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The Basics

by Adam Goff

The key goal when receiving the pull is to get into your play/offense as quickly and safely as possible. A few thoughts on how to do this: 

Unless the pull is going out of bounds or a big blade in a nice wind, catch it and get it moving. If it's a big blade, stop it as soon as it hits and do the same thing. The only situation which I can think of in which you would not want to do this is if the pull is going to hit and slide out of bounds AND the defense is already set up on all the people you might throw to. That's pretty rare, so get it going. 

If you are trying to get the disc to the center of the field (common in a horizontal offense), then it is a good idea to have that thrower start near the middle of your line on the pull, and the other two handlers lined up near the outsides. That way either one of them can receive the pull. As soon as it is determined who will receive the pull, the other handler must get into position so you have options. The defense, especially if they know your team, will work hard to stop your first option. You need the second option, and sometimes a third option. Just having this first pass option is not enough — you need to have an ability to run the play or your offense off of this. 

One special option: We used to call this "X" and it would be called after the pull. If the pull was deep, and especially if it was windy and we were going upwind, the ‘option handler' could call "X." This means that the option handler would receive the first pass and then pass it to the person who was supposed to receive that pass. This let us take two passes to move the disc. It's a good option when the defense isn't covering quickly or when you are worried about the wind.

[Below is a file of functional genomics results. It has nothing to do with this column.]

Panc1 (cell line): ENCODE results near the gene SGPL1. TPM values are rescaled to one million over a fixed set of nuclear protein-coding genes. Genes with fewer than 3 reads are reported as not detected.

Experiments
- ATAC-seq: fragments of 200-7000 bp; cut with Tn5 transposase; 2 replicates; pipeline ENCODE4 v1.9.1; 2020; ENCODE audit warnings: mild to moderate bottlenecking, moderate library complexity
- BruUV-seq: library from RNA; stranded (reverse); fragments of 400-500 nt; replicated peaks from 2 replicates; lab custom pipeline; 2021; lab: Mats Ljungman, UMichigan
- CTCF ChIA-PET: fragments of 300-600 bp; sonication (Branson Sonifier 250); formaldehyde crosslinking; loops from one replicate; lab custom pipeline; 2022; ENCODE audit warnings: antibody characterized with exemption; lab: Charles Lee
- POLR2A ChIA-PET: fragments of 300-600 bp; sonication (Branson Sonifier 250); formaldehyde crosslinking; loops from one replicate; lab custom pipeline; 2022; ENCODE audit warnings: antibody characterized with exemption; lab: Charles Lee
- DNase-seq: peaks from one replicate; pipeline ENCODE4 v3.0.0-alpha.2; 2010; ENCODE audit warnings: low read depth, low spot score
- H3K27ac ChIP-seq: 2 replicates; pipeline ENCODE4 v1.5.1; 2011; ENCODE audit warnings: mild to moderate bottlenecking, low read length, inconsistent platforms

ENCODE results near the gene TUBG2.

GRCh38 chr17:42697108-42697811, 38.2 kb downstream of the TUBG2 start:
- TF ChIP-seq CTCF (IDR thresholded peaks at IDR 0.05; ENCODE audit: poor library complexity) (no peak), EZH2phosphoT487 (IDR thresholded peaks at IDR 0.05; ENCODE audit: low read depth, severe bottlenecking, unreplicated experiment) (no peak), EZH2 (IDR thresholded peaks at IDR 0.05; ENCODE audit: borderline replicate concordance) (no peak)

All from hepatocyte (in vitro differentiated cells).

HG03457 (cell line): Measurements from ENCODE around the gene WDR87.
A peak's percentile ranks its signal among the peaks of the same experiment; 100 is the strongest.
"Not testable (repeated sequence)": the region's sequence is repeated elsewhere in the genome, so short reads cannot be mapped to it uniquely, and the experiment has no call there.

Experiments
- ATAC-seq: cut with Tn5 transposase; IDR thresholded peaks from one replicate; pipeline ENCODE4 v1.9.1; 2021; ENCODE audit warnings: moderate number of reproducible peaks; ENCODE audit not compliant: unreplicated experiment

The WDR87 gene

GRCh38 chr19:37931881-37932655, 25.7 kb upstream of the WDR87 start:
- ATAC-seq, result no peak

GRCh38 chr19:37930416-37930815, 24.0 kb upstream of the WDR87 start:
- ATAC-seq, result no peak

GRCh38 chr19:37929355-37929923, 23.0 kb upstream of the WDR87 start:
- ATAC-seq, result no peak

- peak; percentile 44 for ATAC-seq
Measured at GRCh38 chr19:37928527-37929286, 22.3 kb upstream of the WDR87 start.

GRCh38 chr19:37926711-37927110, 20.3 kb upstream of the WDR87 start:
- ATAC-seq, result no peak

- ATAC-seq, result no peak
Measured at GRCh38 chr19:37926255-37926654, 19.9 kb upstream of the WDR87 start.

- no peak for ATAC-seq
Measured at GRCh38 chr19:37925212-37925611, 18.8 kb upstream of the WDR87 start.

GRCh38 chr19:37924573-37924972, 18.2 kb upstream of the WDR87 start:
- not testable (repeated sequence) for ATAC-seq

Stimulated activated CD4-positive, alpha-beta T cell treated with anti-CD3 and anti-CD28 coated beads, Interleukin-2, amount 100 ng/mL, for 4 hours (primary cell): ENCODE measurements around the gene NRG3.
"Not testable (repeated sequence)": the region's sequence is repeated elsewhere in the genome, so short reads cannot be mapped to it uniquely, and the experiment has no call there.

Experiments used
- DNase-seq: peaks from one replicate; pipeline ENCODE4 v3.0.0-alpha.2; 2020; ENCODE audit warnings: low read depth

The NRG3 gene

Your upfield players must get into position quickly. If they do this, you are basically already running your offense. You may define a first set that is different from your flow, but it is still key to get into it. If even a single player lags behind, that's one defender who can mess up the works. 

Have a language. There should be clear communication as the pull comes in. Define who will say what and exactly what that person will say. For example, some teams will choose the side of the field to attack while the pull is in the air — if so, know who is calling that (is it the person to receive the first pass? the option?), know what to say (if you say "left" which side is that?), and know what the options are. Even just saying "You got time" makes a difference. The pull receiver can then think about one thing — catching the pull. When calling the offense/positions before the pull, it should be known who says what. 

Get some yards, but don't stress about it. Try to get some yards on the first pass, but it is more important that this is a good, safe pass. There is no reason to push this one and try to get too much. This will dictate your setup. Your up-field players should plan to set up based on where the person receiving the first pass will be. This means that person needs to get to this spot quickly. The location will depend on the quality of the pull and the speed of the defense. I would also suggest that this person plan to get to a spot and then move back towards the thrower a bit. That gives a little more leeway for a mistake on the throw — that first pass can be harder than you think. 

Look! Never marry a setup. Look at the D. 

huddle Issue 27 Fielding The Pull

Wednesday, March 24th, 2010

Catch The Pull
by Gwen Ambler

Unfailing Terminology
by Lou Burruss

The Basics
by Adam Goff

Left & Right Options
by Lindsey Hack

Respond As It Comes
by Greg Husak

Eliminate 2-3 Breaks A Game
by Brett Matzuka

The Catch To The Hitch
by Adam Sigelman





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